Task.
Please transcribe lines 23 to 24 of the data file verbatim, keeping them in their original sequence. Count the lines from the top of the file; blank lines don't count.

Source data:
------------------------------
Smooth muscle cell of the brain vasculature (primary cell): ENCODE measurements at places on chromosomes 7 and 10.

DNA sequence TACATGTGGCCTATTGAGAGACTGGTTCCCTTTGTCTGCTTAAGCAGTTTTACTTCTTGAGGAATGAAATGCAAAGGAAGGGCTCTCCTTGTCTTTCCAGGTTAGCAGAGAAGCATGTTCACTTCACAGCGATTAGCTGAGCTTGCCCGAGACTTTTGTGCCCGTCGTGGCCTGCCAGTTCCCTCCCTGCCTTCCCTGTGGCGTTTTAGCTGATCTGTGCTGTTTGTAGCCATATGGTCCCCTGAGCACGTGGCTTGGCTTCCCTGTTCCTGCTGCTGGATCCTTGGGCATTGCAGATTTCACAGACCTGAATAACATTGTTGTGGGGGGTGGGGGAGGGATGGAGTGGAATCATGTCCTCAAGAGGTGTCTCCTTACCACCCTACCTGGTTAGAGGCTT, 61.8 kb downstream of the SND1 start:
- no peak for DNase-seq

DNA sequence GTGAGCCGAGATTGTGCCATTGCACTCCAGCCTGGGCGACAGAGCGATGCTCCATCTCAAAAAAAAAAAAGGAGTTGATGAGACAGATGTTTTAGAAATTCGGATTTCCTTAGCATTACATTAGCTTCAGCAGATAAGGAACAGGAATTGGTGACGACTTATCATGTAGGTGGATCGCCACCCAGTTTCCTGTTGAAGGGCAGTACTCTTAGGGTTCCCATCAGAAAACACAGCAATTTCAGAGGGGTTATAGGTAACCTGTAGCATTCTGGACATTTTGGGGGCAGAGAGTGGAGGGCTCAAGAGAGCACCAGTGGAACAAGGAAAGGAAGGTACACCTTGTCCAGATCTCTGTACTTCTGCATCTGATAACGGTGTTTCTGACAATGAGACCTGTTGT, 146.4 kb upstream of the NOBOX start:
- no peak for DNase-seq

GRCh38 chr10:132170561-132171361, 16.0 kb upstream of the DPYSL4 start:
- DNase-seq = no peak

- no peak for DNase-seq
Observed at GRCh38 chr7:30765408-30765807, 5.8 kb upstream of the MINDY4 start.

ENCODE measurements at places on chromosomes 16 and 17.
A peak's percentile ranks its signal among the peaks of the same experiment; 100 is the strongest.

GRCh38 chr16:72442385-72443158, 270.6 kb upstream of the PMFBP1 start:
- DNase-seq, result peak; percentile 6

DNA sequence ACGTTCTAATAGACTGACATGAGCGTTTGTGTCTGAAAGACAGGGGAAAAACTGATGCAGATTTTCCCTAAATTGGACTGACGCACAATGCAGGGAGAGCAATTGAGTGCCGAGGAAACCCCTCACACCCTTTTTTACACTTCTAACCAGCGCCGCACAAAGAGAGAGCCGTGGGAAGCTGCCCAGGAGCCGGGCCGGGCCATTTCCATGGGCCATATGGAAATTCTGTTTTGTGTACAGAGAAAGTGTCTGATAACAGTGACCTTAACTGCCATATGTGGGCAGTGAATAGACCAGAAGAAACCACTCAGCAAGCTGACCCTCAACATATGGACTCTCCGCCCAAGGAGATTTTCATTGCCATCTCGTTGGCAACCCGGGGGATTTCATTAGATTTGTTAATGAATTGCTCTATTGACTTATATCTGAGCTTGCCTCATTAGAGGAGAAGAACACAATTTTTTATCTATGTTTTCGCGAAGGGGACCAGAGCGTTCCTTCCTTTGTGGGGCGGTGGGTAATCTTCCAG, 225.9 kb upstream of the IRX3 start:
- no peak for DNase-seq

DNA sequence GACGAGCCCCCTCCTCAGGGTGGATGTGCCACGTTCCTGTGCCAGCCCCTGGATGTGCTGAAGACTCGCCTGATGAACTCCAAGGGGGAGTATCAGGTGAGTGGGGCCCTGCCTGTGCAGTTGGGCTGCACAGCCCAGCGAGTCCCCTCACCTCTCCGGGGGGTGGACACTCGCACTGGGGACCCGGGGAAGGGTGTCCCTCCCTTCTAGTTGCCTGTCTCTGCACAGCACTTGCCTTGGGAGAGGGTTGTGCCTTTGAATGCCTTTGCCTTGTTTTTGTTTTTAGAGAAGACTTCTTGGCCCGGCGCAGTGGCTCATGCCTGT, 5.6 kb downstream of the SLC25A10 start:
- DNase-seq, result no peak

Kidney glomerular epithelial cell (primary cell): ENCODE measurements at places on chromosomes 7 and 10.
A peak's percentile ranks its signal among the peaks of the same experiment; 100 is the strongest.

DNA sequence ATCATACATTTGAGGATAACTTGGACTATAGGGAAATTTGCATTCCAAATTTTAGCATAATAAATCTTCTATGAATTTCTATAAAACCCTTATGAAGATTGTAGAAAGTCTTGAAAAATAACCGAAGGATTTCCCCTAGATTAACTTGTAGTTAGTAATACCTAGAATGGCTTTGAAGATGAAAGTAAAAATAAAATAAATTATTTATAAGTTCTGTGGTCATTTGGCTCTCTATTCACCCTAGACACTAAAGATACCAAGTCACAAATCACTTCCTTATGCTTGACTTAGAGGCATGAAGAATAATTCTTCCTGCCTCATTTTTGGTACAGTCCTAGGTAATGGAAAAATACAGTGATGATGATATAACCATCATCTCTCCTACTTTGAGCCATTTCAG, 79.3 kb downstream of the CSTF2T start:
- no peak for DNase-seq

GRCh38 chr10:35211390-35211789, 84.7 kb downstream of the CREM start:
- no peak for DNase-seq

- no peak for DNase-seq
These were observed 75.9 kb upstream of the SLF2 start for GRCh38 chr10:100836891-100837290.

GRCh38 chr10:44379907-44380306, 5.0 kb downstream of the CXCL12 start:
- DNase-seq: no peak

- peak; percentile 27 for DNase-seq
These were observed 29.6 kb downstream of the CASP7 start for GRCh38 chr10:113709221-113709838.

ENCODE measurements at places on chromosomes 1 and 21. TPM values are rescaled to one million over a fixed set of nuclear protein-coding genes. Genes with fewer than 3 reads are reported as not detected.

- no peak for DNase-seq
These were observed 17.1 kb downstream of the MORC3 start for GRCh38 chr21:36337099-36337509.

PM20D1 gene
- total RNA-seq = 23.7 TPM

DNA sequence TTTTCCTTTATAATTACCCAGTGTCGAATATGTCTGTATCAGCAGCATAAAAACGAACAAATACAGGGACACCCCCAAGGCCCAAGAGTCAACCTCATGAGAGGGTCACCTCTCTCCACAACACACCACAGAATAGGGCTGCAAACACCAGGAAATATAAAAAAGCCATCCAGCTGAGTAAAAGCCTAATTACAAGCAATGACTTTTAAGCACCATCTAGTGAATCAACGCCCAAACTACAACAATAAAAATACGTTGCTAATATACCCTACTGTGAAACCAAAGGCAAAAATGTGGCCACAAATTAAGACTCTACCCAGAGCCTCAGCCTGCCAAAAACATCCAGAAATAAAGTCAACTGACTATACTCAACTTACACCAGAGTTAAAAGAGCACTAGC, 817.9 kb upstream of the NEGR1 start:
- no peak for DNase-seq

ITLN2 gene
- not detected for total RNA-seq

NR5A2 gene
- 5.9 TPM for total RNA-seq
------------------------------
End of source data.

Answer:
- no peak for DNase-seq

- no peak for DNase-seq